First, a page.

Monday, July 12, 2004

The Office View

Here's a partial view of what I see if I look out the window of my office. The windows from my window belong to the Park Plaza Hotel in Boston, where I work.

Shades stay down most of the time, as they are in this picture; though even when they're up, you can't really see into the windows unless someone turns a light on.

It's not exactly a stimulating view, but it's useful in that it lets you alone, which is a good thing when you're trying to work.

Friday, July 02, 2004

Employment Rates

The Washington Post (and other news outlets) reported today that the job growth rate for the month of June was not as high as analysts had predicted it would be, only 112,000 new jobs instead of the 240,000 that had been estimated.

But what gets me is this tidbit at the end of the article: "June's Labor Department report showed that average hourly wages rose by a 2 cents to $15.65, a 0.1 percent increase, less than the 0.3 percent expected. The average workweek fell by two tenths of an hour to 33.6 hours. Total hours worked in the economy dropped 0.6 percent."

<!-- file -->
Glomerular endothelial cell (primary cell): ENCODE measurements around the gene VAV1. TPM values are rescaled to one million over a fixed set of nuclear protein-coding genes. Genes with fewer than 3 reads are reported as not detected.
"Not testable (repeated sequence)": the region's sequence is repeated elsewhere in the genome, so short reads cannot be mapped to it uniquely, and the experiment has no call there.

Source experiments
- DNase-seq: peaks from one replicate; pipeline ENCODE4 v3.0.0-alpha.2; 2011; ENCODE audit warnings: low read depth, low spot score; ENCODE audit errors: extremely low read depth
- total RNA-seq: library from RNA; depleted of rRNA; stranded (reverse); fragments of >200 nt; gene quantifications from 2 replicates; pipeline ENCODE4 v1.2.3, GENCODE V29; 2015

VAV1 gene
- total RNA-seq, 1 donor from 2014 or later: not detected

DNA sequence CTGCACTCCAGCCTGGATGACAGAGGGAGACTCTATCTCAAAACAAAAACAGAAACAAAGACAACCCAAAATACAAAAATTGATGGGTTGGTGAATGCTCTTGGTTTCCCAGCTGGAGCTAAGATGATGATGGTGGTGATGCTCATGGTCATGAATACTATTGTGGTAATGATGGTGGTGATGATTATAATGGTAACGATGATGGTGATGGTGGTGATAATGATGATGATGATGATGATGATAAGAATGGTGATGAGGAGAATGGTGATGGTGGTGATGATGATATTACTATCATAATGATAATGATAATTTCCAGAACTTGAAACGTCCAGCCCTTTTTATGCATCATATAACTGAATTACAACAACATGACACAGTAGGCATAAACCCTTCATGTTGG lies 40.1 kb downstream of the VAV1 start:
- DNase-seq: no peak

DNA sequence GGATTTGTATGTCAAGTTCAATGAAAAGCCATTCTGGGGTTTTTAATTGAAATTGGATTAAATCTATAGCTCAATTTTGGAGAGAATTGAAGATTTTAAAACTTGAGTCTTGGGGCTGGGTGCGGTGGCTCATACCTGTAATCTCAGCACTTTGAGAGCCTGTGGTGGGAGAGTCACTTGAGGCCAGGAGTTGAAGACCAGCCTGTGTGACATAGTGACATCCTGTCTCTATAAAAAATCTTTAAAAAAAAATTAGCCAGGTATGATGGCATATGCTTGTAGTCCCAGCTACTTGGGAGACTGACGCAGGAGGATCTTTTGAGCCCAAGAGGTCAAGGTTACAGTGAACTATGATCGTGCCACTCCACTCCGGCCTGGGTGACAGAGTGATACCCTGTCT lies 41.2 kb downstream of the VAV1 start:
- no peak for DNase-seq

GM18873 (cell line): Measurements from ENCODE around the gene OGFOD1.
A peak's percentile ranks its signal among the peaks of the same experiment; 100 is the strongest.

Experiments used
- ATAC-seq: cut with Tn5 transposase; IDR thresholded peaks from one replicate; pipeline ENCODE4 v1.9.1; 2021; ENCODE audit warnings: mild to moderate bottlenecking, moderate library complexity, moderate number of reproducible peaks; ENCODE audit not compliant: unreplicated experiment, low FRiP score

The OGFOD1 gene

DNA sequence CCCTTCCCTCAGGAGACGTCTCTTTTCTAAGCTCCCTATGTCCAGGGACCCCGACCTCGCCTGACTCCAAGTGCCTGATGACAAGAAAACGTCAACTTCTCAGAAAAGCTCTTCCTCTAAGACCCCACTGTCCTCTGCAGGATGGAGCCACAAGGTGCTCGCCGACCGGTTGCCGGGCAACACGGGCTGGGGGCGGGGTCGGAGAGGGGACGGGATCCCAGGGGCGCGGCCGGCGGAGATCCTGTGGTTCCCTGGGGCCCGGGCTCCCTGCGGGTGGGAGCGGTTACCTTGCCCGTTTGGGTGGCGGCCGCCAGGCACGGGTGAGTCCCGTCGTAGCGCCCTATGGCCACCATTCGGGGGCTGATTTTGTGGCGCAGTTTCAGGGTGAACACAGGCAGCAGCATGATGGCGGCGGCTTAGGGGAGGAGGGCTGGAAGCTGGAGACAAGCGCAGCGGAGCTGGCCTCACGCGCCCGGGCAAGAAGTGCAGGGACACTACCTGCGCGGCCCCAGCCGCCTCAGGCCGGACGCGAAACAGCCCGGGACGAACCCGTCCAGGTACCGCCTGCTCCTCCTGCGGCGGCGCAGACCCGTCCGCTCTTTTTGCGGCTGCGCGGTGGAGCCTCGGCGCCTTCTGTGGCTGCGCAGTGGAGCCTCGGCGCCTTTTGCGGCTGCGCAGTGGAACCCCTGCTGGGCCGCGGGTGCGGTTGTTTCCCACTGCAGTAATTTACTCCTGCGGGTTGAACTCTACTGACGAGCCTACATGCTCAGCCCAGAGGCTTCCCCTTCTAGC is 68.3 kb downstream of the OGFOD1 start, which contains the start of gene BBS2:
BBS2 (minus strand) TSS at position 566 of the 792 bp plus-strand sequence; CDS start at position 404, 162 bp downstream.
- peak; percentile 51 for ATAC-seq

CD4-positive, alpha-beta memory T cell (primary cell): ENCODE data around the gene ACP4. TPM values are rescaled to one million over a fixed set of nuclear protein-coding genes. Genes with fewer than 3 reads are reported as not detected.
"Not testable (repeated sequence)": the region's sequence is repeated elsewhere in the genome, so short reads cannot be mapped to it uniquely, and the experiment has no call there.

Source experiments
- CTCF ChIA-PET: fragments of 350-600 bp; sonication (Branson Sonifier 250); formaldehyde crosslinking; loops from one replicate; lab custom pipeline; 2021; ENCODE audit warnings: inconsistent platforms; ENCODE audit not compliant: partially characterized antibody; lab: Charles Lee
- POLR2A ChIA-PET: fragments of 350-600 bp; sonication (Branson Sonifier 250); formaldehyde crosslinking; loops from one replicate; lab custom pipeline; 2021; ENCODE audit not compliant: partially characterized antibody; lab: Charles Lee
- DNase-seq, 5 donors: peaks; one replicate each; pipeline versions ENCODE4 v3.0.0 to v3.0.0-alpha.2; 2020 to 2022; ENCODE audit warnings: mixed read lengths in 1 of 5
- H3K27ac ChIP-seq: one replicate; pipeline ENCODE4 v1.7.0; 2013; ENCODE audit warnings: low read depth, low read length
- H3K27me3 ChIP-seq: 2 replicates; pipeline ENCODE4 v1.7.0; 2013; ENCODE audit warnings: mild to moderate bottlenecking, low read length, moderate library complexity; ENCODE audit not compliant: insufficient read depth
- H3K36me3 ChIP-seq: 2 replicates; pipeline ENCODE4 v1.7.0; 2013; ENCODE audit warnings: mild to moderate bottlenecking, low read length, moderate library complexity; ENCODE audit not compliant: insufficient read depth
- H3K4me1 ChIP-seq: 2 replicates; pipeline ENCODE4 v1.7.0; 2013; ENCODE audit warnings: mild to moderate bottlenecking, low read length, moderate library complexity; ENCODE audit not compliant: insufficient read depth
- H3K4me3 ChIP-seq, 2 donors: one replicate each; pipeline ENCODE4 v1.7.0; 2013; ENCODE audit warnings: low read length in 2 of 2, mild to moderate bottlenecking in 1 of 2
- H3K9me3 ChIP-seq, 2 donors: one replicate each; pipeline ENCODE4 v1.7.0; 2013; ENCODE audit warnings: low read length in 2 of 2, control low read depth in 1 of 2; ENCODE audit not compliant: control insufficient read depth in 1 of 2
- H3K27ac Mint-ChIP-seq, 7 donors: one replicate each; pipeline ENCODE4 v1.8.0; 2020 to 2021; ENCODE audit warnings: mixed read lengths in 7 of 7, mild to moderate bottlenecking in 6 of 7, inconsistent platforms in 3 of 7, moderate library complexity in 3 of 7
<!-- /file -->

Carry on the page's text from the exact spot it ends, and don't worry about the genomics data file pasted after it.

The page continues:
$15.65 x 33.6 hours x 50 weeks = $26,292.00

That's not a good wage in today's economy, with housing, heating, and food costs being what they are. It's certainly not a wage one would want to support a family on.

And I would venture to guess that many people who are in these new jobs are making less pay than they did in their old jobs. I would also assume that while they were out of work, that they may have chewed up savings and/or increased debt. Coming back to work for less under those stressed circumstances is better than not working at all, but it's hardly cause for celebration.

And at 33.6 hours, what kind of benefits are these people getting, if any? Are they jobs in places where you need to work a full forty hours a week to get health insurance?

The economy may be on the mend, on paper, and by all economic theory, but going back to work for only $26,292 isn't the kind of thing that would make me at all excited about endorsing Bush's economic policies.

Meanwhile, businesses are being encouraged to offshore more jobs to survive. Again, according to the Washington Post: "In blunt terms, the report by the Boston Consulting Group warns American firms that they risk extinction if they hesitate in shifting facilities to countries with low costs. That is partly because the potential savings are so vast, but the report also cites a view among U.S. executives that the quality of American workers is deteriorating."

So the good paying jobs get outsourced more cheaply and what new jobs American workers can get offers fewer hours and less pay. These same workers who have increased productivity dramatically over the past decade or so are now deemed inferior.

And Bush and Cheney are bragging about this? They're proud of what's happening to working families and they think this is a good economic outcome?

I wonder if they will say what percentage of the tax cuts they love so much go to companies outsourcing jobs?